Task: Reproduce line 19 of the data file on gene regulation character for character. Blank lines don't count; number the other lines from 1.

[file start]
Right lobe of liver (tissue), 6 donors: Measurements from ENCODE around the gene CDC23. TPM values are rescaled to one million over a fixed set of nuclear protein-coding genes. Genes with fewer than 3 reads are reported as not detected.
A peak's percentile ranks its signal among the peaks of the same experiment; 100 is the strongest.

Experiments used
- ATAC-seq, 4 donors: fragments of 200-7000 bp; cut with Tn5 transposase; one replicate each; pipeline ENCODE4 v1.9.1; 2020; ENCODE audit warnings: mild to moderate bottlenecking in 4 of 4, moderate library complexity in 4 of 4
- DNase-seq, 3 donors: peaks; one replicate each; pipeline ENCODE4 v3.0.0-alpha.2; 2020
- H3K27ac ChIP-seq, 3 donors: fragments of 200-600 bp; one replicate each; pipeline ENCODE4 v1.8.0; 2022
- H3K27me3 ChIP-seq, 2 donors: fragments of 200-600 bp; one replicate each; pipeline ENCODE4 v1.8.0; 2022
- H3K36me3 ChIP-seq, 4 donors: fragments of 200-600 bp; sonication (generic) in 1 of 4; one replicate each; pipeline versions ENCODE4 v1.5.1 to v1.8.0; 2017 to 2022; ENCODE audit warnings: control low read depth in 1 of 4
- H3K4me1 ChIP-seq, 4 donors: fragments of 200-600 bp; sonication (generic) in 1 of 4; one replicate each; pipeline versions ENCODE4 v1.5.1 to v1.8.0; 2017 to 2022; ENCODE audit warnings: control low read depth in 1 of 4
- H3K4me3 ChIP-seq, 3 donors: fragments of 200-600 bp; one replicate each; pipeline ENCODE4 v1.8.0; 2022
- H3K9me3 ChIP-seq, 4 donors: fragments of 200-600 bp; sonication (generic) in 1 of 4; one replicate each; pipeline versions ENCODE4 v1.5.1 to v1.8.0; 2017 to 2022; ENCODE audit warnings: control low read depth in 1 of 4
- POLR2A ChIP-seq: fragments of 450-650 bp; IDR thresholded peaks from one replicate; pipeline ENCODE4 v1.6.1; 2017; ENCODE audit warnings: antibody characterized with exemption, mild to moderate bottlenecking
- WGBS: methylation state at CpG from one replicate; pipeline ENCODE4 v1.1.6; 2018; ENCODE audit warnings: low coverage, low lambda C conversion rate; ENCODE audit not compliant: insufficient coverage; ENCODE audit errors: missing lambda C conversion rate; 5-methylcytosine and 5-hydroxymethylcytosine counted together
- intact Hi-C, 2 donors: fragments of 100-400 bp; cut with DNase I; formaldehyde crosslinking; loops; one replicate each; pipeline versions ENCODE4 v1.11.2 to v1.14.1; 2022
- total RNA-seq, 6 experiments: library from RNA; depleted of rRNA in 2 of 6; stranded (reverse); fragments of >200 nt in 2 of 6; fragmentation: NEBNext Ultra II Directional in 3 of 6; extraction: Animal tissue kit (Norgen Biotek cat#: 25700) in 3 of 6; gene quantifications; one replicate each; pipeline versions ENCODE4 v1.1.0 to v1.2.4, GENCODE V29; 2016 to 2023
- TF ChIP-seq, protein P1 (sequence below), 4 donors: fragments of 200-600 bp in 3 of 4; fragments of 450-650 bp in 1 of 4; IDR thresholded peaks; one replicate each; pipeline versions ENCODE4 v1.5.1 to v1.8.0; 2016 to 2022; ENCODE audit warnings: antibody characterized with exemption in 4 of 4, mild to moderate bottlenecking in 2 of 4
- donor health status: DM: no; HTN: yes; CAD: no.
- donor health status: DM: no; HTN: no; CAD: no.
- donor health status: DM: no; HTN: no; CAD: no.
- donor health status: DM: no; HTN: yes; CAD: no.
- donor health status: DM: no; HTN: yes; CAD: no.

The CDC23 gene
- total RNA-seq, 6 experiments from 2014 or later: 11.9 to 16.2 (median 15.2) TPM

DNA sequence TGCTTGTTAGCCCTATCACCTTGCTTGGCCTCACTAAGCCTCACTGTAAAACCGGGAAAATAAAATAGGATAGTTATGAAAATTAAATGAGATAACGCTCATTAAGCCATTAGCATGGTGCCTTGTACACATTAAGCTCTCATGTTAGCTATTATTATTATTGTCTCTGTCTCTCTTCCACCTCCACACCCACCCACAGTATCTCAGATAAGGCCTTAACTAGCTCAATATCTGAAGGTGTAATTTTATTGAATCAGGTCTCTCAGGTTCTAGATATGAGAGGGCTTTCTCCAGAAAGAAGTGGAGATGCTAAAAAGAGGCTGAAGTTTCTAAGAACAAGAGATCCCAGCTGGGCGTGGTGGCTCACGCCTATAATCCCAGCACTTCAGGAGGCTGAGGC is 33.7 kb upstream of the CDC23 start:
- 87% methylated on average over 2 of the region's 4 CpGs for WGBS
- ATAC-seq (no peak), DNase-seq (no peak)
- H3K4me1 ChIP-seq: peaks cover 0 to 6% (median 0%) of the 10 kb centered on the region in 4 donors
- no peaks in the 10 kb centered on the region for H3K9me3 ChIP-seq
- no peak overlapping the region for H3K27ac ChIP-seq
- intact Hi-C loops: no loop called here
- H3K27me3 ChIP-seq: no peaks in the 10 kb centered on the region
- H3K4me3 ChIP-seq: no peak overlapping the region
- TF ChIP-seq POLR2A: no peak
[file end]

- donor health status: DM: no; HTN: no; CAD: no.